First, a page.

There is much debate over which battery is the best. I believe any discussion should be impassionate and based on clear-headed analysis of the figures. Resource constraints appear to be a key handicap on the widespread adoption of EVs. Suppose Toyota comes out tomorrow with an all electric NiMH that gets 80mpg, is reliable and much cheaper than gasoline vehicles. Everyone would want one, right? So in what timeframe could Toyota deliver?

Let's look at the figures for how much of the building blocks for each battery type were produced last year(click for a clearer picture):

Would Toyota be able to deliver the goods? We know they use a Nickel Metal Hydride(NiMH) battery. The M in NiMH is predominantly Lanthanum, a rare earth metal. The next 2010 Prius will, for example, have 20kg of Lanthanum per vehicle. The motor in the electric vehicle contains a Neodymium-Iron-Boron(NIB) permanent magnet. A typical magnet contains 100 grams of Dysprosium. Both Dysprosium and Neodymium are rare earth elements. 95% of rare earth elements come from China. China is keenly aware of the value of rare earth elements and institutes export quotas and tarriffs. For the last two years they have lowered the amount they allow to be exported.

I don't know how many vehicles per year Toyota would be able to produce but to put it in context Toyota aim for 1 million hybrids in 2011; down from 2-3 million three years ago.

Here is an illustration of the problem along with commentary on the different battery types(click to read):

"Resource-based view of key components in EV supply chain"
(Height of disks vaguely sized to reflect 2008 production of each metal, the main purpose is qualitative, though)

This graph shows the constraints on Toyota were they to be asked to produce immediately. The question then becomes: As demand increases, can't supply of raw materials simply scale to match it?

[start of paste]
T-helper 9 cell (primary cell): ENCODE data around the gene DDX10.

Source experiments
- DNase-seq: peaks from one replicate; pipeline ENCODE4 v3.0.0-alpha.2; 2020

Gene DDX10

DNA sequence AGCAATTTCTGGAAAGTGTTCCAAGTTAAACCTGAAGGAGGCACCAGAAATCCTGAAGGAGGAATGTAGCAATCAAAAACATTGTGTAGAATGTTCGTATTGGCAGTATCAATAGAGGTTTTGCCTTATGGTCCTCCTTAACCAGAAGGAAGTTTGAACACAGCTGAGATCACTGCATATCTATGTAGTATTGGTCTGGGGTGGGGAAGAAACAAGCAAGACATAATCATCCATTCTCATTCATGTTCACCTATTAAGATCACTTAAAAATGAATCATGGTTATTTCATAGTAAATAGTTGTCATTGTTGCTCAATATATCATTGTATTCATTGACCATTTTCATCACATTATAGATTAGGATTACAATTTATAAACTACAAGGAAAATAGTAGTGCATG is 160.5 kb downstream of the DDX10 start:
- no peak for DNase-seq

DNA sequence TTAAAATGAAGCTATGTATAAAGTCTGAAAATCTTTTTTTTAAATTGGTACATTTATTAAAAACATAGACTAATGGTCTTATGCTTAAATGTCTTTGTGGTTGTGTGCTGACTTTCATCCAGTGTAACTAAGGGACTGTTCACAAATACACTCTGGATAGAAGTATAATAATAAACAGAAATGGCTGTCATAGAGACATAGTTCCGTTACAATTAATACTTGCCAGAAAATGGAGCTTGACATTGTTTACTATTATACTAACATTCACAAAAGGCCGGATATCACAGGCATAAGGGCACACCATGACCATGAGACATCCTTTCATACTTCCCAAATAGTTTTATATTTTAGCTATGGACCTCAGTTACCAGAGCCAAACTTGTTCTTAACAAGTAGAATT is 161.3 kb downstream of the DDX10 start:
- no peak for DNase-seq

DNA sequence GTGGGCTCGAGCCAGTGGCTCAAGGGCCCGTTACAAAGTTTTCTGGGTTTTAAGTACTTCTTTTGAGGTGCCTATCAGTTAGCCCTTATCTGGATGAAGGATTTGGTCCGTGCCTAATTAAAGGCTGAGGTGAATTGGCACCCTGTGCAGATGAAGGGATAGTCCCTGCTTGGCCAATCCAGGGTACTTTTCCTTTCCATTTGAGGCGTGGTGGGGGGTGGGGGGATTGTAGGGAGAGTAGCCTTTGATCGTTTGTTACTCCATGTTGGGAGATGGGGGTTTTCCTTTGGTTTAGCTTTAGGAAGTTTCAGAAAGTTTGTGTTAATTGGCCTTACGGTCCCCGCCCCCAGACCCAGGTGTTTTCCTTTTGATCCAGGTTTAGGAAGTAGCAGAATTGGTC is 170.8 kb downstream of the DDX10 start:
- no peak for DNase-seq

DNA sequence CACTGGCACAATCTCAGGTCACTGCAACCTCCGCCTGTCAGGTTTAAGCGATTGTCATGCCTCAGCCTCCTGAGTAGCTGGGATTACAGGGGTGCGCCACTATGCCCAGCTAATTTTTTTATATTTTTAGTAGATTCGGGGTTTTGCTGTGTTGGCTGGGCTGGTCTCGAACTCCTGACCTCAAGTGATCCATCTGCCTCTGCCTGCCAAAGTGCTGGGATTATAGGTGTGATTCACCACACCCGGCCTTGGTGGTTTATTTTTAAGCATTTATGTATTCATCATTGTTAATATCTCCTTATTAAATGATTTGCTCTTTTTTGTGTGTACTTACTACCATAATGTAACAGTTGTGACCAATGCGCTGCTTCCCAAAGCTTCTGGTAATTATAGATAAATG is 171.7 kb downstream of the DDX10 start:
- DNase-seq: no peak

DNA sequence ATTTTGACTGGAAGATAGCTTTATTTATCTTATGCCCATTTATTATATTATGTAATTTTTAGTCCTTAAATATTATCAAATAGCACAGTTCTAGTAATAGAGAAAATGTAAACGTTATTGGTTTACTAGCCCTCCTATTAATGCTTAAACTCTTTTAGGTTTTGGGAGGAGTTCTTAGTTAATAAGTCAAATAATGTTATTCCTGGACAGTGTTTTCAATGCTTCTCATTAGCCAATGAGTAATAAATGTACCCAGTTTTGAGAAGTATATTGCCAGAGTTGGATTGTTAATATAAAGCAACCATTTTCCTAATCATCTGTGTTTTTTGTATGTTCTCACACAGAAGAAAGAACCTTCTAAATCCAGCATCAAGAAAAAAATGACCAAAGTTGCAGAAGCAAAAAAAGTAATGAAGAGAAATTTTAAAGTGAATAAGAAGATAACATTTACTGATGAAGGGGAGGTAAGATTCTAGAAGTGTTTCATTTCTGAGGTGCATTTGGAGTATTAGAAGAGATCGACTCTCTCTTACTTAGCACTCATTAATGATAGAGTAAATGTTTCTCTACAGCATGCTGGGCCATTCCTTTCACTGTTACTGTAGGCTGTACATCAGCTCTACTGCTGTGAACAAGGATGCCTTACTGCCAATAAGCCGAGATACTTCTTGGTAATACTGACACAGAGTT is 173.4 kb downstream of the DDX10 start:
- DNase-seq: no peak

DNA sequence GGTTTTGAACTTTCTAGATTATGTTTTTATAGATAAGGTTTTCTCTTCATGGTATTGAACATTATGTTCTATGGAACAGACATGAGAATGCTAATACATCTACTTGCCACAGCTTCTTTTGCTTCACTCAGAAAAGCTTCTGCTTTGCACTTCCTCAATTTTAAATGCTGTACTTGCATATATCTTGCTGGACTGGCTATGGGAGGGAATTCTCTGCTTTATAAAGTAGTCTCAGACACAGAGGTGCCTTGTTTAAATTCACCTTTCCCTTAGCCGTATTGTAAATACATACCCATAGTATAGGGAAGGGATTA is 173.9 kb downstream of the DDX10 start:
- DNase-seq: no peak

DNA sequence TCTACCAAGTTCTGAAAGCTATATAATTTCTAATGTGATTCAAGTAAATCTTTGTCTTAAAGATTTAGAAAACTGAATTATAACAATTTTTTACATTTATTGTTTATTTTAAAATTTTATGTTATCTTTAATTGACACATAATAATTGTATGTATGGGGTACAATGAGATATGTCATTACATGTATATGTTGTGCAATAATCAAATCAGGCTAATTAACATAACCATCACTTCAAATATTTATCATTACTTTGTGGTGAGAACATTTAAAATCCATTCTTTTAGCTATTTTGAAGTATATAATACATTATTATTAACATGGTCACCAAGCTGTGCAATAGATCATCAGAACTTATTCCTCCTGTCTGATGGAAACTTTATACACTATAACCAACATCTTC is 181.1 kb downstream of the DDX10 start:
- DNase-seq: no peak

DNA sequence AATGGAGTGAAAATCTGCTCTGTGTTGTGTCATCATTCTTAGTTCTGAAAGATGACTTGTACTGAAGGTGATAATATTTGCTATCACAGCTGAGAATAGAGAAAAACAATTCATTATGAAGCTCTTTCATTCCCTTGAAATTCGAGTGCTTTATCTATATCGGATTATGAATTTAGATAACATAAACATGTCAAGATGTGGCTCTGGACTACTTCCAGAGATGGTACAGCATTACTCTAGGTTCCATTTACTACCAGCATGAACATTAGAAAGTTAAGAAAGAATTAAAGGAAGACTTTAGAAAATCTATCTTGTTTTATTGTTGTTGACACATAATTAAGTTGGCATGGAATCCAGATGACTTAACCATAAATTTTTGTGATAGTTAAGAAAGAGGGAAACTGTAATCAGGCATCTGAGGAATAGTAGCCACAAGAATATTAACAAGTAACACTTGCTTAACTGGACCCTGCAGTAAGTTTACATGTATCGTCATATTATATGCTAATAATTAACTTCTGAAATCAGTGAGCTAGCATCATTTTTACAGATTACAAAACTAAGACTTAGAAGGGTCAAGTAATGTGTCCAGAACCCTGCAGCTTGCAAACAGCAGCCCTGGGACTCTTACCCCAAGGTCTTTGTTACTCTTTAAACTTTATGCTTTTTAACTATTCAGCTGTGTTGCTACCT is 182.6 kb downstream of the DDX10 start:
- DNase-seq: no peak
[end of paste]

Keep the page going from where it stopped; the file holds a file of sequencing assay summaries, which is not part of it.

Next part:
In the case of rare earth metals the answer is a qualified no. There are small pockets of rare earth materials outside of China but they are firstly more expensive to extract and would at best only supplement not supplant Chinese dominancy. This would seem to place a ceiling on the expansion of NiMH absent any other consideration. I can't put a figure on it, others might, but it would probably be in the low millions.

Regarding lithium, figures are hard to come by although a recent report (NB: Author has a vested interest) shows demand outstripping supply by 2020. The same report puts the total EV market at 3.5m per year (how much is attributable to li-ion is not delineated). This again does not seem to show lithium impinging materially upon the 53m (it will be much greater by 2020) in the medium term.

Then there is the issue with neodymium and dysprosium in the permanent magnets of most EV motors. At 100 grams a pop and with 100 tons produced last year, it would indicate a current ceiling of 1m Priuses. Here are some good articles to get you up to speed on the difference between DC Brushless(Permanent Magnet) & Induction motors. Chorus claim to have a high efficiency low cost induction motor alternative although independent verification appears scant and it is not in any vehicles at present.

My study of the situation leads me to suspect that high volume production of electric vehicles in the short to medium term is unlikely. Stretching to the longer term, the scalability of lithium-ion and NiMH are dubious. A lead-acid battery or rechargeable zinc battery would thus represent the best options - purely from a resource perspective. There is also the zinc-air option which I haven't looked at but am intuitively skeptical of. I think I've said most of what I wanted to get across and hopefully one or two of you find it useful.

My sources are predominantly secondary or tertiary and all based online so a pinch of salt is perhaps required. I would welcome any corrections, clarifications or criticisms of what I've written - I'm still a neophyte in the EV area.